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The Michigan Daily sat down with University President Santa Ono Tuesday to discuss working with students and the expansion of both on-campus housing and Diversity, Equity and Inclusion. He also spoke about his favorite parts of Mosher-Jordan’s dining hall and his order at Pizza House.
This interview has been edited and condensed for clarity.
The Daily: The University of Michigan is currently in the midst of negotiations with the Graduate Employees’ Organization. How do you feel about the progress you’ve made with GEO, such as the agreements you made on meeting logistics and deciding that a mediator was no longer needed? What are your hopes for the rest of the negotiations?
Santa Ono: I’m not directly involved in the negotiations; that’s led by University Provost Laurie McCauley and Academic Human Resources. I have tremendous confidence in that team. And with any negotiation, there’s a back and forth that occurs. But I understand that things are moving in the right direction. I really want there to be a resolution and I want there to be strong support for our graduate students. They are an incredibly vital and important part of the University.
TMD: DEI 1.0 recently concluded and DEI 2.0 has begun. At the event covering the DEI 1.0 Evaluation Report, you spoke of hopes that DEI 2.0 can expand to the state level. How do you hope the University can achieve this? What are your expectations for DEI 2.0?
SO: So I want to clarify — that was in the quote from an interview with The Michigan Daily, but it was kind of taken a little bit out of context. It wasn’t that I would want to see the University’s DEI efforts go statewide. It was more that I felt that to achieve some of the objectives of the University, and also some of the objectives from the Black Student Union, that we would have to expand some of our existing Effective Pathways, like Wolverine Pathways, to more places throughout the state and perhaps outside the state of Michigan as well. So it wasn’t so much, you know, scaling what we’re doing here to the state. We have to engage with additional schools and high schools and different cities for us to achieve the diversity that we want to see here on our campuses.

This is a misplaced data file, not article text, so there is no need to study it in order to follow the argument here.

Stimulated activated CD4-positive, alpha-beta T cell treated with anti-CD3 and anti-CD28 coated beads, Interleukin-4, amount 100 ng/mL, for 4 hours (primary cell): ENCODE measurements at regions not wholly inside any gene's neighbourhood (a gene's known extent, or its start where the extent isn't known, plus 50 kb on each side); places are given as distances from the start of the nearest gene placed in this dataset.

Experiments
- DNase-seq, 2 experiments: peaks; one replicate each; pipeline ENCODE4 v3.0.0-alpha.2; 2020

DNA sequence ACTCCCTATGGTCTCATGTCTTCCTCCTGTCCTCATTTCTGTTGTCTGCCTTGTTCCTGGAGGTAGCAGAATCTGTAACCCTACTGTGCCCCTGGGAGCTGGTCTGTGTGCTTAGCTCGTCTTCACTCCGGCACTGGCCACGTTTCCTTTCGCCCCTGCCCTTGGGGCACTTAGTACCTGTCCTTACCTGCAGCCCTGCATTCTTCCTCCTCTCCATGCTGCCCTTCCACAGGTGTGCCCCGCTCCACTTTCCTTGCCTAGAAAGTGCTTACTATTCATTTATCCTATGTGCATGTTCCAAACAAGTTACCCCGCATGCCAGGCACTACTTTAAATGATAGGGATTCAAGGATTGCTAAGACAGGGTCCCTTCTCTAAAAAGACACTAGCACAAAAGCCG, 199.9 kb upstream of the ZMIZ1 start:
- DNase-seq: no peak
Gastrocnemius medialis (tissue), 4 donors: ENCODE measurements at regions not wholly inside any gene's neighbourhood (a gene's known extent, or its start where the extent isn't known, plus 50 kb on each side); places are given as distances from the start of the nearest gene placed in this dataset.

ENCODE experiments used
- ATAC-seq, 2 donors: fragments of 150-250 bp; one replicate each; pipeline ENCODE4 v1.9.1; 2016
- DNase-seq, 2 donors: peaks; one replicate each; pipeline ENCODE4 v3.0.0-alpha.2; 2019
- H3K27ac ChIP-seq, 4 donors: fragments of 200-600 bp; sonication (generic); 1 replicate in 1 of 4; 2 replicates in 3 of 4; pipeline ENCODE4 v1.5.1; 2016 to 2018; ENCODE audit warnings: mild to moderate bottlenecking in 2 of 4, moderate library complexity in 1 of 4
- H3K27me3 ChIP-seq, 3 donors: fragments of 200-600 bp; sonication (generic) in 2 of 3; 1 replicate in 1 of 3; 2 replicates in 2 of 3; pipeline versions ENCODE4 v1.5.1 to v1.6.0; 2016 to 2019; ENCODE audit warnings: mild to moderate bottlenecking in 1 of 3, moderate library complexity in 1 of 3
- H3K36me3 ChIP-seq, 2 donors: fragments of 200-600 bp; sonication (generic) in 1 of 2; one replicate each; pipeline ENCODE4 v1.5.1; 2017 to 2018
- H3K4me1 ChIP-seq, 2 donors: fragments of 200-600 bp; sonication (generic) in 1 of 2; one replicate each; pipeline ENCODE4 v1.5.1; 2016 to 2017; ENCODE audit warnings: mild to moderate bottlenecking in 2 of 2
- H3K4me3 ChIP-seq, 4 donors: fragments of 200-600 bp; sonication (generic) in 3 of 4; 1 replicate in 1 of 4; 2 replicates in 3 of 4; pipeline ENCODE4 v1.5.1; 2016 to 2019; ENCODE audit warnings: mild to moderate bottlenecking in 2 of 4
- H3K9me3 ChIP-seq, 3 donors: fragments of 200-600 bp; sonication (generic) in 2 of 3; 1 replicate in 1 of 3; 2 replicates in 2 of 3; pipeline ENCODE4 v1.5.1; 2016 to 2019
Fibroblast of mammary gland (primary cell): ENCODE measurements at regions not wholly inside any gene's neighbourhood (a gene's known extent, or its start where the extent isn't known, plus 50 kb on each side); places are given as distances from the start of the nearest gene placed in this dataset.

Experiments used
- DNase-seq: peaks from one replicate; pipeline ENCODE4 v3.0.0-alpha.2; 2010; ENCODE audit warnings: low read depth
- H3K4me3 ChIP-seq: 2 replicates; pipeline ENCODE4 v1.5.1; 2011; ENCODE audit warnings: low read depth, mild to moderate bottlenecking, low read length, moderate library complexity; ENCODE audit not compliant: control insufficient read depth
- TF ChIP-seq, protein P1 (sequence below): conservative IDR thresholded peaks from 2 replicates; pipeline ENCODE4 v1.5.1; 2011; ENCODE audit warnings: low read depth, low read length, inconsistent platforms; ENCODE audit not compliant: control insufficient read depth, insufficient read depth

TMD: In November, you visited the Trotter Multicultural Center. How often do you plan on visiting the Multicultural Center or other spaces like this? How will you increase and support the diversity of the University community?
SO: I loved my time when I visited the Multicultural Center, and part of it has to do with how often they want to see me there. I was invited to that meeting and I was happy to go. Students are very busy and all of the different centers and organizations on campus are very busy, so I don’t want to impose myself. If I hear that they want me to come again, I would be happy to.
TMD: Will there be any collaboration between the Ann Arbor, Flint and Dearborn campuses about DEI 2.0 and future DEI initiatives?
SO: The strategic visioning process, that I hope students received an email about (on Tuesday), is meant to apply to the entire University, not just the Ann Arbor campus. I’ve had a chance to be at the Flint campus and the Dearborn campus, and they’re an important part of the University. All three campuses have a commitment to Diversity, Equity and Inclusion. And so, there are initiatives that are happening on all three campuses … So yes, the DEI 1.0 and 2.0 projects encompass all three campuses.
TMD: What are your hopes and expectations for the Flint Transformation Plan? How often do you currently visit the Flint/Dearborn campuses?
SO: I’ve been here for three and a half months, and I’ve visited both campuses twice, so I don’t know whether I can maintain that frequency. Faculty and staff (involved with) leadership on both campuses have said that’s quite a high frequency of visitation compared to some of my peers. I love going to both campuses, so I will try my very best to continue visiting. I’m planning to go to the Dearborn campus again pretty soon. I would say that frequent visits are important for me. I think the faculty, staff and students appreciate my presence, so I will do my very best.
TMD: In November, not long after you took office, the Black Student Union released their “More Than Four” platform, calling on the University to, one, increase Black student enrollment from its current level of 4% of the student population, two, combat anti-Blackness, three, improve DEI policies and, four, invest in K-12 education to increase equity. How do you as University president plan to address each of these points?